It is unlikely that ACA will face new court challenge as it has become more embedded in the nation’s healthcare system.  (One ACA related case is still working its way through the courts.)  But this does not mean serious reforms are not needed, as premiums continue to climb and its mandated benefits are costly, often imposing unnecessary burdens on consumers purchasing plans in the marketplace, such as a single man being required to carry coverage for maternity care.

One can expect the inclusion of “temporary” expanded and additional new premium tax credits included in the “American Rescue Plan Act” for additional COVID relief will likely become permanent.  As noted in CAGW’s February 2021 blog, “Biden’s Budget Busting Boondoggle,” these subsidies will cost taxpayers $34.2 billion over 10 years and will continue to grow.  ACA’s original taxpayer subsidies were provided for people with household incomes between 100 and 400 percent of the federal poverty level.  But the February COVID rescue plan allows those with incomes between 100 to 150 percent of the federal poverty level (FPL) to contribute nothing to their premium costs, leaving it to taxpayers to pick up the tab.  The COVID relief plan also lifts the 400 percent FPL cap and provides subsidies for those with incomes above the 400 percent and are well-off.   For example, a family of four headed up by a 60 year old earning $340,000 could receive a taxpayer subsidy of $1,400.

These increased subsidies will do nothing to encourage competition or lower premium costs for health insurance, as the subsidies go directly to private insurers.

That is why free-market conservatives that believe in empowering individuals to access the kind of healthcare plan they want, while not allowing Washington politicians and bureaucrats to make the decision for them, think that ObamaCare can no longer be repealed or replaced but must be reformed instead.  Their ideas on how to accomplish this can be found in the Healthcare Choices Proposal, offered by the Health Policy Consensus Group and in a policy brief offered by the House Republican Study Committee, “A Framework for Personalized, Affordable Care.”  For example, the Health Care Choices 20/20 proposal would allow those who receive ACA subsidies, Medicaid, and the Children Health Insurance Program have the option of applying the value of their subsidy to shop for a private plan of their choice.  This change would encourage competition that will help lower premium costs.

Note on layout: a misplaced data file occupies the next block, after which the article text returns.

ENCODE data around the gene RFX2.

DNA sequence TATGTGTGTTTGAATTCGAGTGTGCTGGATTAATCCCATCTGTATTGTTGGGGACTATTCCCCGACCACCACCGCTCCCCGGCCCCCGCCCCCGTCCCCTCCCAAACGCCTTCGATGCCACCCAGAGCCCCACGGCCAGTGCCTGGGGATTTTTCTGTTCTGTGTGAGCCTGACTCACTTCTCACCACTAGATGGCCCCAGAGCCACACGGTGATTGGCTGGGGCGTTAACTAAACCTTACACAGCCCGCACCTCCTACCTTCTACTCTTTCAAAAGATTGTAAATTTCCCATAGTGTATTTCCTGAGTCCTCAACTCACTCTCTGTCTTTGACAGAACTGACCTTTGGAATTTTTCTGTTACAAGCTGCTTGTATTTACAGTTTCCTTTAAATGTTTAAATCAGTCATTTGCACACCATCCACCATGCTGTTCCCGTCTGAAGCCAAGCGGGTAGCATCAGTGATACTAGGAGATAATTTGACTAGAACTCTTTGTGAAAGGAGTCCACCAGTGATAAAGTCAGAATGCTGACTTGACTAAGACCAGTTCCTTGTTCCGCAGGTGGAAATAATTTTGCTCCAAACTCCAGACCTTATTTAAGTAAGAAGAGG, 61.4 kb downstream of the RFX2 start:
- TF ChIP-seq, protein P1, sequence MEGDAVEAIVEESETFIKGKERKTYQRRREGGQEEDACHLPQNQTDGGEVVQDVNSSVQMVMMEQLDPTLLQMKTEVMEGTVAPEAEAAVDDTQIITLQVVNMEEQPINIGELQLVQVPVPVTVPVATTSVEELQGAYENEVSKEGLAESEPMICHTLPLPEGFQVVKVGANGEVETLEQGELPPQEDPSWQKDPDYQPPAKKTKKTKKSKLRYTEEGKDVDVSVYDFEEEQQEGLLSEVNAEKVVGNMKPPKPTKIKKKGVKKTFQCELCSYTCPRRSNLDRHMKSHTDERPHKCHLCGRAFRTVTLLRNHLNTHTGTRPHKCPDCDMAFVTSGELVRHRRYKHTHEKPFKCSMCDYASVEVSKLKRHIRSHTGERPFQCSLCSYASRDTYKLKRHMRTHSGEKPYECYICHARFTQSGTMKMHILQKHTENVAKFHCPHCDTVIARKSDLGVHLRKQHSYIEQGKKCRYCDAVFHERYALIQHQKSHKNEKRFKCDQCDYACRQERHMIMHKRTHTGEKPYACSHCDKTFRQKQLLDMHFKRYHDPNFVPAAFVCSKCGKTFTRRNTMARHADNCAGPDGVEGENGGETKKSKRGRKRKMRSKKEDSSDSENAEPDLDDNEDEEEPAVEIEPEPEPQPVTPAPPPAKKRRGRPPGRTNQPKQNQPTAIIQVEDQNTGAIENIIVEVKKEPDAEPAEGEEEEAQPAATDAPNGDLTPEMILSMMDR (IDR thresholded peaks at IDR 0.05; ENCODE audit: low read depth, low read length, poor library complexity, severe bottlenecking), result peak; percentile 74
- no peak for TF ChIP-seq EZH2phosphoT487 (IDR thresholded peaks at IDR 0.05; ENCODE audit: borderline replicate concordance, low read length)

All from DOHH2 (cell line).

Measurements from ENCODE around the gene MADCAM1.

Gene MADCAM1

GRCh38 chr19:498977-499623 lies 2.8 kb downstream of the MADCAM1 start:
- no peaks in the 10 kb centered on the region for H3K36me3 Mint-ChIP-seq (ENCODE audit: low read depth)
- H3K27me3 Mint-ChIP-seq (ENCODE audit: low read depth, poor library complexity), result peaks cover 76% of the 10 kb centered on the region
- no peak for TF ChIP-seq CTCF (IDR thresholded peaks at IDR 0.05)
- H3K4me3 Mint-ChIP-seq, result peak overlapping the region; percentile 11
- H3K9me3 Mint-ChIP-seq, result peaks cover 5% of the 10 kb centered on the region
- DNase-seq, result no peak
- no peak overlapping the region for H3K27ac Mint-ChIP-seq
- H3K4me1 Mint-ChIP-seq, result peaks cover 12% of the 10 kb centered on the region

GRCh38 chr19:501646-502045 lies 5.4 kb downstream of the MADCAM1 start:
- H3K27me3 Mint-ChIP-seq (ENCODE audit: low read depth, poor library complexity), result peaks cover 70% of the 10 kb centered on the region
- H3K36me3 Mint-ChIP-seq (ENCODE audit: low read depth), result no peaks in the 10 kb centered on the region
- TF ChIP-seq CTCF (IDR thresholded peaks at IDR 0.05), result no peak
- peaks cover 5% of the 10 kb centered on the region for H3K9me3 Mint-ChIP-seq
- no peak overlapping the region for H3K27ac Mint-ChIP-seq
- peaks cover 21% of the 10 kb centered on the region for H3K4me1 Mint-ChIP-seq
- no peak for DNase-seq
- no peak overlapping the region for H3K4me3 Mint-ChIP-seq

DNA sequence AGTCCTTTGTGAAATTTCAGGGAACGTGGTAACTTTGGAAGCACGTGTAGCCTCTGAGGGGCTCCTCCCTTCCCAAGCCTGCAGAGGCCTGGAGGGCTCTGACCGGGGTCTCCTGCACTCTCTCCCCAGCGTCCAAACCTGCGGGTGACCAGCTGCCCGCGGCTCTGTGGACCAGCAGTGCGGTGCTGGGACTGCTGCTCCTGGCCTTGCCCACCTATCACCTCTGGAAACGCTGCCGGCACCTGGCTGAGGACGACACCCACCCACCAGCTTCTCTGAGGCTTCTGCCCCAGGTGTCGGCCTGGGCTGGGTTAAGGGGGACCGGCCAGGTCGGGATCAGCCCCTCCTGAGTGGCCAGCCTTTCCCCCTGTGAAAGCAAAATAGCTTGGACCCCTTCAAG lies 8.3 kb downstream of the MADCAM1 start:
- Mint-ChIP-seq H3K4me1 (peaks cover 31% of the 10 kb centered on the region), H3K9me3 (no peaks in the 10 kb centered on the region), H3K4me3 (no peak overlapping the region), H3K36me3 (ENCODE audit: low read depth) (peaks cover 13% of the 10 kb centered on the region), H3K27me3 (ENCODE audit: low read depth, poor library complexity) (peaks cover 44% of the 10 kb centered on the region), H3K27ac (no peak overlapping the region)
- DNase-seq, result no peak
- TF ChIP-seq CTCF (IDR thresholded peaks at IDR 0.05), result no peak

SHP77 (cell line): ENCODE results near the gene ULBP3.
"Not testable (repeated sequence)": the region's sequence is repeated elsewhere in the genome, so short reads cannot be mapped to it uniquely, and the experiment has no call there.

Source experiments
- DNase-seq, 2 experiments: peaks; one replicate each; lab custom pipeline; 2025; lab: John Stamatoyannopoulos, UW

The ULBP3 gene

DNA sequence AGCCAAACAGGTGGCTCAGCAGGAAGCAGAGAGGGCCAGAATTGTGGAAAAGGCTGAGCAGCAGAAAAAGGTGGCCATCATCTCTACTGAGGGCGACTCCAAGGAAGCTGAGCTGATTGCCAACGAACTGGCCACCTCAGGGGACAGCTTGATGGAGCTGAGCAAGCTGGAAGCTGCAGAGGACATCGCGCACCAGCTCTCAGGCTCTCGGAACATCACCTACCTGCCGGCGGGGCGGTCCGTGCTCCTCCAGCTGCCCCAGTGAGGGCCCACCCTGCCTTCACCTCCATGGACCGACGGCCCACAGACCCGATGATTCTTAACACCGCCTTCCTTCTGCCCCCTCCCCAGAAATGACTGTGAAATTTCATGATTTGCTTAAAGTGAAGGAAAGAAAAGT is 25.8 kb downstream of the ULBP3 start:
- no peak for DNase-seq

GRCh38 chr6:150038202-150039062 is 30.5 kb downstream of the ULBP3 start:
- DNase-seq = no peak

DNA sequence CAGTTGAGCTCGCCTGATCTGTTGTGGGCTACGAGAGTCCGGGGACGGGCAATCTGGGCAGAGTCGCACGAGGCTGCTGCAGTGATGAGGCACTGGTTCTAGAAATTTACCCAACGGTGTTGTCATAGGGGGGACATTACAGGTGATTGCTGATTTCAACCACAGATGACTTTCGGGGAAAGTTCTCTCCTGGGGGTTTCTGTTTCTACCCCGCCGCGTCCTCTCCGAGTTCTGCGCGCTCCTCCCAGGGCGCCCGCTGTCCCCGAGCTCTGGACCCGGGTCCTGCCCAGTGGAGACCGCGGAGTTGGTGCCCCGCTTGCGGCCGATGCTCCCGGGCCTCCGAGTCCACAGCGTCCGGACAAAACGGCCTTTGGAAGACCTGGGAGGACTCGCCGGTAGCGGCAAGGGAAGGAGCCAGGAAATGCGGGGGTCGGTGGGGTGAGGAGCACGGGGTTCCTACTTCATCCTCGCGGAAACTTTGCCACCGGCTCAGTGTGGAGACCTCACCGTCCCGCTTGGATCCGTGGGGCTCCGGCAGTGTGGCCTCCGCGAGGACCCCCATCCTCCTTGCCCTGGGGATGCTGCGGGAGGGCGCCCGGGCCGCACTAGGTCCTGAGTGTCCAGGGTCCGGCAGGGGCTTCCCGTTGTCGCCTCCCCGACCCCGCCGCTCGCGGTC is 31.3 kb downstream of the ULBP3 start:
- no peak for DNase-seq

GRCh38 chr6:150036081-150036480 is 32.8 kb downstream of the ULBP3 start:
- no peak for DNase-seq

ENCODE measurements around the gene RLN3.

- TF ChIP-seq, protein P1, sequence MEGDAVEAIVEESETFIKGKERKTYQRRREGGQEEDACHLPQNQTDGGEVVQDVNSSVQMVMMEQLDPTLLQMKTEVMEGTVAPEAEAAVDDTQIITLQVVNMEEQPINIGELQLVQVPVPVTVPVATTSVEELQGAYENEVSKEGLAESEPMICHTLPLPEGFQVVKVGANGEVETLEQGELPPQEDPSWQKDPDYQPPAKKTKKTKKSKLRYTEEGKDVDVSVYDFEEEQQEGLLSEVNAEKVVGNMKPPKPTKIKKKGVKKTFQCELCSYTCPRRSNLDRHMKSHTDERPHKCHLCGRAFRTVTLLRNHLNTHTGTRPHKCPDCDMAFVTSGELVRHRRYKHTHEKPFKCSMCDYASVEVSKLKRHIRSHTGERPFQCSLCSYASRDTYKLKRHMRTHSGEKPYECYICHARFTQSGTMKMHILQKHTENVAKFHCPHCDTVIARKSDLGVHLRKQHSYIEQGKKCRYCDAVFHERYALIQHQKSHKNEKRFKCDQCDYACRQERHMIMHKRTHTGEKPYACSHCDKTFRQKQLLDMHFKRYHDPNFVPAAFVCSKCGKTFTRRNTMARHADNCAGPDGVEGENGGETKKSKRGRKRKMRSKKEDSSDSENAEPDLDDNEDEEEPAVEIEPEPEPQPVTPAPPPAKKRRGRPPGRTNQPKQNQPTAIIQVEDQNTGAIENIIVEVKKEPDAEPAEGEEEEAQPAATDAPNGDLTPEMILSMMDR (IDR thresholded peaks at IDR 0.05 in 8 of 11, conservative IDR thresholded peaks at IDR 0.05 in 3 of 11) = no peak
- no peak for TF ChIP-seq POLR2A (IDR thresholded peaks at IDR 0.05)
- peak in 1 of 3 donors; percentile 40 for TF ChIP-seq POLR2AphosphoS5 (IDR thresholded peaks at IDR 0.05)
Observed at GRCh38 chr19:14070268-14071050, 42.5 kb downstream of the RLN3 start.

Another idea would allow states to build on the Trump administration’s success in leveraging ACA’s Section 1332 waivers to utilize ACA funds to increase healthcare options for high cost patients, those with pre-existing conditions, by creating reinsurance programs.  Several states, such as Maryland, designed such programs and saw healthcare premiums go down while those with chronic healthcare conditions gained access to health insurance in the ACA marketplace.

Meanwhile, Congress’s socialists continue to push for single-payer healthcare through its Medicare for All Plan that would take away private insurance and put bureaucrats in charge of what kind of healthcare patients will receive while raising taxes to pay for its hefty $32 trillion price tag over ten years.  Americans will have a weighty choice to make as Congress debates this important and life-changing issue.